Here is Roger Kimball, ruefully reflecting on Hurricane Sandy. For Kimball, the meteorological just got very personal:
Well, it was grim, Hurricane Sandy. We were prepared for something bad, but this storm, as we were warned, turned out to be like nothing I had ever seen.
Like nothing I’ve ever seen, that’s for sure. Little old England is a hurricane backwater, thank goodness.
We went back to our neighborhood this morning – it was a circuitous route, given all the downed trees and power lines. It was a devastating scene. Many houses were simply bashed in, crushed by the power of the waves. Even more (like ours, alas) were seriously flooded.
I’m sure there’s a moral here somewhere, probably having to do with hubris, nemesis, or some other unpleasant Greek offering. Or maybe it has to do with that old quip, Do you want to make the gods laugh? Tell them your plans.
Now for the Big Cleanup!
A few thoughts.
Casualties seem, given the scale of the storm, to have been mercifully light. If so, that proves that the best defence against this kind of thing is to be as rich as you can before disaster strikes. Rich people are able to see what’s coming, to duck and weave, to tell each other what to do, and then to look after each other. Natural disaster is not followed by epidemic disease, the way it is liable to be among very poor people.
Samizdata has lots of American readers, including, presumably quite a few who have suffered directly from this storm. Commiserations from all of us, and here’s hoping you pull through in decent shape. If you have been seriously mucked about by this storm, you might want to ignore the rest of this and if you did I would entirely understand.
But I have to ask. What effect might all this have on the election? The BBC are saying – as they would – that in his handling of this disaster, Obama is looking very good, very Presidential, and much better than Bush did during Katrina. Is that how it looks in America?
Just as war is the health of the state, so too is natural disaster.
As I noted in this posting at my personal blog, the BBC are saying, or were last weekend, that the election is now a dead heat. And I suppose it might be at that. But from what I have been reading (e.g. the pre-Sandy ruminations of one Roger Kimball), Romney has been pulling steadily ahead. Has this storm caused people to forget about Benghazi, or is the contrast between how seriously Obama takes the storm, compared to how unseriously he has been taking Benghazi, only making him look worse? A bit of both?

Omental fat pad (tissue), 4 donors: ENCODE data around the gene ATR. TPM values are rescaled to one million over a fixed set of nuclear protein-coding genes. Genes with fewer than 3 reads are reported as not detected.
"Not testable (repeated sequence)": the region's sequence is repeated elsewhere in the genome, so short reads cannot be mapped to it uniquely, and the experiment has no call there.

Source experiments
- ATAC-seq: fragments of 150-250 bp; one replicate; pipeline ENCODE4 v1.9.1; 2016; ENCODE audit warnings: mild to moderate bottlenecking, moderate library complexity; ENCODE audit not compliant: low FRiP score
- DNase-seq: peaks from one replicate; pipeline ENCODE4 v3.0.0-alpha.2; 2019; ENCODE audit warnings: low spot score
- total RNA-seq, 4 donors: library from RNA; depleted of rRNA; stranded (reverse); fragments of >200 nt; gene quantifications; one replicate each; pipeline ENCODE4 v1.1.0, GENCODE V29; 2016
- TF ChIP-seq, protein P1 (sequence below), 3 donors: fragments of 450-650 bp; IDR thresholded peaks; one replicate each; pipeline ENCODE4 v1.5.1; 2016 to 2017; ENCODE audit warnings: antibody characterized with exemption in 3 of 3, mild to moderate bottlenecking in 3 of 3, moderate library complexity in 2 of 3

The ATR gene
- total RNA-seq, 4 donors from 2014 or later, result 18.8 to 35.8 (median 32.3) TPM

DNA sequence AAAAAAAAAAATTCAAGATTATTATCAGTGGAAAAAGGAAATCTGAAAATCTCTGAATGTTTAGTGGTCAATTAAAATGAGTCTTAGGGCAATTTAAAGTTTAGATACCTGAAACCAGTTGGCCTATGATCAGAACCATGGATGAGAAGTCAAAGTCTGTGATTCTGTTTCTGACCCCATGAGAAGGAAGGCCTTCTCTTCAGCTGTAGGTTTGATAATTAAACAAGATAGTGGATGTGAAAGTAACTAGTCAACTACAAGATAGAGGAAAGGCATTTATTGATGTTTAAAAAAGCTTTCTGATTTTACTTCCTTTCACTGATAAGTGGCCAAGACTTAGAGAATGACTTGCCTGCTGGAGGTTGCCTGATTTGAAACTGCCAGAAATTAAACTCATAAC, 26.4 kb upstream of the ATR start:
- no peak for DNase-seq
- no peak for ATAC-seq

Ever since the first debate, so disastrous for Obama and so invigorating for Romney, a snatch of Shakespeare has been rattling around in my head to describe what it must have felt like ever since then to be Obama. “How all occasions do inform against me.” (I had assumed these to be the words of one of those doomed tyrants, like Macbeth, or Richard II or III, but I just googled it and it’s Hamlet.) Everything that has happened since the first Obama-Romney debate seems only to have made Obama look that much worse.
So, might Obama now make himself look seriously worse, by, at some point around now, letting slip that he is actually glad that a hurricane has struck New York and surrounding parts, thereby giving him a chance to look Presidential rather than like the surly and bad-tempered loser he had been looking like in recent weeks? Or, by everybody just thinking this anyway, perhaps because of ill-judged blurtings from Obama supporters? If that were to happen, it might be the final nail in Obama’s electoral coffin rather than the death bed recovery he surely now dreams of.
Maybe it depends what you already think of the guy. In which case, I presume that very little changes.